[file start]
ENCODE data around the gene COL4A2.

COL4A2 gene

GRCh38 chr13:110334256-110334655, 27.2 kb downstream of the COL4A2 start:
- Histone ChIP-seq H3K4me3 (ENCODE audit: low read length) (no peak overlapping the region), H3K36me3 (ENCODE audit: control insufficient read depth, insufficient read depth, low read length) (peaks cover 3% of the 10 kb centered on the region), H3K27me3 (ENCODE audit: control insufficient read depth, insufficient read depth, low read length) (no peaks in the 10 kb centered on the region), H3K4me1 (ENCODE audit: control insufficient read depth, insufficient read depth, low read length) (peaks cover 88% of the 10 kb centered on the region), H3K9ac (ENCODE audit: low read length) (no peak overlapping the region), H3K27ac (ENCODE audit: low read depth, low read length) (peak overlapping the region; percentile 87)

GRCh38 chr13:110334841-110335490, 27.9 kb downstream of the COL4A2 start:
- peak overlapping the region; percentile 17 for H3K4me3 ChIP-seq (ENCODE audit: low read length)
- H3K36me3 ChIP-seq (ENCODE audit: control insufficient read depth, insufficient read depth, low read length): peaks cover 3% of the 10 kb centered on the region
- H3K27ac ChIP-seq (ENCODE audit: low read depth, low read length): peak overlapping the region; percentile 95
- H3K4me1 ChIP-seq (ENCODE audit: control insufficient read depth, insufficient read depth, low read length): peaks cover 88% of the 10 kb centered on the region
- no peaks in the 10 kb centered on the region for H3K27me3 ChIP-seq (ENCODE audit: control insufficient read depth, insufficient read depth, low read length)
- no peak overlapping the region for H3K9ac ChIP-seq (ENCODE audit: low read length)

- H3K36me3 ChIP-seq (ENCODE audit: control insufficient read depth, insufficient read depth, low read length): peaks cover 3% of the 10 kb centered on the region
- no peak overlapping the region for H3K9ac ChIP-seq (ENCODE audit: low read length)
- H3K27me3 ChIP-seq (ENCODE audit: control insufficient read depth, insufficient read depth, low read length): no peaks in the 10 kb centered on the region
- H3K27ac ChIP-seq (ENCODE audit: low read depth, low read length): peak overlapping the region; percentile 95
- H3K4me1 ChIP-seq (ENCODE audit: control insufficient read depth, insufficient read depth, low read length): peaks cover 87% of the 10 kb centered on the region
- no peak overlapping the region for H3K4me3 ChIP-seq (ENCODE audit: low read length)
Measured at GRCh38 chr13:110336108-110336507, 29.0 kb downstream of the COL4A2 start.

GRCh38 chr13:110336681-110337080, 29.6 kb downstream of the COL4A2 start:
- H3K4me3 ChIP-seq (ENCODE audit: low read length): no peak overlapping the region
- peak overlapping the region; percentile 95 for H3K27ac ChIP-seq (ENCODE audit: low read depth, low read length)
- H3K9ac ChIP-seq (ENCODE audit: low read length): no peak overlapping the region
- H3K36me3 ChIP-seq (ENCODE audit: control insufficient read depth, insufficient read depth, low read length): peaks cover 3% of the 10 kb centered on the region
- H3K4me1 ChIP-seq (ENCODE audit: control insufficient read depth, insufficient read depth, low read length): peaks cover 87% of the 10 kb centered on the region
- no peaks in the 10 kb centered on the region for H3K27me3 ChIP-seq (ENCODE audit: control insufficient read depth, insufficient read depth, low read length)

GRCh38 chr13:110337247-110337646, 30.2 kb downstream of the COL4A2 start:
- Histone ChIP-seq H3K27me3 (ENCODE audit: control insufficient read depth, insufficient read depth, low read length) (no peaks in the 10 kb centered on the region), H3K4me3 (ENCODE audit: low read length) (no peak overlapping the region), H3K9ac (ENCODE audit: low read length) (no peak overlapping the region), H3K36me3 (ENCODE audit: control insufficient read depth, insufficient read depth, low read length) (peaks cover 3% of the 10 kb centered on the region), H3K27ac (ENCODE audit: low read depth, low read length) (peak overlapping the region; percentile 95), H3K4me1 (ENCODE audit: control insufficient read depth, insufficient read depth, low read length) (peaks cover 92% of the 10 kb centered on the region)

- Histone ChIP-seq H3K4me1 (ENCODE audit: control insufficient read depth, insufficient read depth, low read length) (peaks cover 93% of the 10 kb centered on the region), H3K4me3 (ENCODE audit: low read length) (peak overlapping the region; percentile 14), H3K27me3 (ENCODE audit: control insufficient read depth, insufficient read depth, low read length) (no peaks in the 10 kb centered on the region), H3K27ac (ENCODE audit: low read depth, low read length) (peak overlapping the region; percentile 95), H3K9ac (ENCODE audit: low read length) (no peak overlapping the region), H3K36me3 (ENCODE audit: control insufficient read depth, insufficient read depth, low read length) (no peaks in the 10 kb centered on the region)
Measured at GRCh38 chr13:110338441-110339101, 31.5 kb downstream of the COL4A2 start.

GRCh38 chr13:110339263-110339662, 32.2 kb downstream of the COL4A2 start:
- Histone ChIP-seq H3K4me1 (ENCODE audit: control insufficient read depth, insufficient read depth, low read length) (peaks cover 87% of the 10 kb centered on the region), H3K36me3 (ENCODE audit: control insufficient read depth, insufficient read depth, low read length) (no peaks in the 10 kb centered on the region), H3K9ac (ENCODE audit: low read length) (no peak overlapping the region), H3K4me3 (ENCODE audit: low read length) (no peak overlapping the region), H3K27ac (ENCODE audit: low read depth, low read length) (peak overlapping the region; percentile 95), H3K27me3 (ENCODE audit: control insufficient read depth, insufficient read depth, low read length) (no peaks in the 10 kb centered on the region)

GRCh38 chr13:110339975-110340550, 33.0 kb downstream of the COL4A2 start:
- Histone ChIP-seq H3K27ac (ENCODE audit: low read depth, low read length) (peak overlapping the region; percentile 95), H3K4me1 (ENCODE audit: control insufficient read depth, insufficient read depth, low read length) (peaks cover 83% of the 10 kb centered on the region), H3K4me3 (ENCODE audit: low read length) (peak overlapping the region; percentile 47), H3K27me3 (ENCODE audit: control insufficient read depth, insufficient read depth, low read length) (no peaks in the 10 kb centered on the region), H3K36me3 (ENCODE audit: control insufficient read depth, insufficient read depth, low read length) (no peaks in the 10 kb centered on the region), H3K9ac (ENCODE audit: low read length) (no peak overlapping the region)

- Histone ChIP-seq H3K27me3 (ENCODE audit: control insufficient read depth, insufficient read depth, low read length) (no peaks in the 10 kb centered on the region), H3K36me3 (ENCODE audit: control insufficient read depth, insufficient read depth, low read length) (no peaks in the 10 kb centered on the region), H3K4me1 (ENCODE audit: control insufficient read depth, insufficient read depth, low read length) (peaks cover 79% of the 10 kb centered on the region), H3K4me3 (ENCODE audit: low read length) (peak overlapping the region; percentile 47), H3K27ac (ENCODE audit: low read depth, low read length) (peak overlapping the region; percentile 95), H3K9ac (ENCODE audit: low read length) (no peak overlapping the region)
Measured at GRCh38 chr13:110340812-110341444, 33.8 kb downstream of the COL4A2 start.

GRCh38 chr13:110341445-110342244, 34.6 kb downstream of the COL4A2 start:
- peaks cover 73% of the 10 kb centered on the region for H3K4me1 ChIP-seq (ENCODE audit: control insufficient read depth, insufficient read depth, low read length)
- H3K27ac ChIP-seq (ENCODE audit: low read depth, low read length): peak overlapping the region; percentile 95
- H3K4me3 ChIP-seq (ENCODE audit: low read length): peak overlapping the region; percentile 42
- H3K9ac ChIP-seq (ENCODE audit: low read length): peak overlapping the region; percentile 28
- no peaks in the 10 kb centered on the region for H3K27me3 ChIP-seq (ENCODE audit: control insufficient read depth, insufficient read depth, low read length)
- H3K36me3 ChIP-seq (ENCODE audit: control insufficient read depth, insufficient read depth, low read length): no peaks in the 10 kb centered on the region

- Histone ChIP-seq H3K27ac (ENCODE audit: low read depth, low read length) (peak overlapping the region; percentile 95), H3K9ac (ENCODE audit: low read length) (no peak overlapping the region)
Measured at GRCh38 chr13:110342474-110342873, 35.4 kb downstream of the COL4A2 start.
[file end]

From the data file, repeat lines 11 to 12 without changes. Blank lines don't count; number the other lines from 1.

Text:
- no peak overlapping the region for H3K9ac ChIP-seq (ENCODE audit: low read length)

- H3K36me3 ChIP-seq (ENCODE audit: control insufficient read depth, insufficient read depth, low read length): peaks cover 3% of the 10 kb centered on the region